Charging a watch while running
Even the Best Running Watch doesn't have the battery life for longer ultramarathons. Even those with the longer battery lives ten to run out around 20-24 hours, and that's under optimal conditions. Most runners in a 100-mile race will need a little longer at least. One option is to reduce the GPS polling interval, which bumps the battery life up to 30-200-hours depending on the watch, but this can also cripple GPS Accuracy. Another option to consider is to charge the battery while running, something that can work quite well.
Most watches have fairly low capacity batteries, far smaller than a smartphone, so it doesn't take much to top them up. For instance, the Garmin Fenix 3 has about a 350 mAh (milliamp-hour) battery, so the problem is generally finding a battery pack that's small enough, as batteries tend to be heavy. My two preferred options are below, the Anker and the PulsePak.
The Anker is much bigger (3.75"/9.5cm) and heavier (2.9oz/82g), though it's shape makes it easy to carry in your hand and it will slip into the pockets of Race Ready shorts. It holds 3,350 mAh, which is way more than you need, recharging the Fenix 3 over ten times. It's reasonably priced at $39.99 USD at Amazon.com. The PulsePak is far smaller (2"/5cm), lighter (0.5oz/15g), and cheaper at $5.74 USD at Amazon.com. It only holds 500 mAh, but that's enough for a full charge, and it's small enough to carry a couple.
1 Charging in the Rain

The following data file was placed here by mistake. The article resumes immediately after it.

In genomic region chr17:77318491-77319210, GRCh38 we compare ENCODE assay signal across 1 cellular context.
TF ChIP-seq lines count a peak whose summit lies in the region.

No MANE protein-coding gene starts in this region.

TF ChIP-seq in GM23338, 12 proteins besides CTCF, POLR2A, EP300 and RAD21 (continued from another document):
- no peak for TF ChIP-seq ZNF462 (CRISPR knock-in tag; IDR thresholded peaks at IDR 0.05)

One concern I have with this approach is the issue of charging the watch in the rain. I've never tried this, and I'm a little concerned that something might short-circuit and damage the watch. If anyone has any experience with this, please let me know.
2 Which Watch?
Obviously, you'll need a watch that supports charging while recording an activity. This means that some otherwise likely candidates such as the Garmin 920XT are out of the question, as they terminate the recording soon as they connected to power. Other watches, such as the Garmin Fenix 5X are poor choices because the location of the charging port means you can't wear the watch while it's charging. You could put these watches in a pocket or backpack, but that rather defeats the object of having a running watch when you can't see the display. This leaves us with a number of choices, and I've described the ones I feel a best below.
3 Garmin USB Mode
It's important to note that many Garmin watches have to have the USB mode set to "Garmin" to get the them to charge on the run and still display your data.
4 Garmin Fenix 3
The Fenix 3 is a great choice, as it has a good battery life, and the charging dock fits under the watch quite comfortably while you're wearing it. You can use the standard charging dock and cable that came with the Fenix 3, holding a battery in your hand, which is shown below. I'm not a fan of this approach as the battery occupies your hand and the cable is rather long. You can tuck the battery in a pocket, but then the cable really annoys me. (Putting the watch and battery in a pack or pocket seems to defeat the object of having a watch if you can't see it.)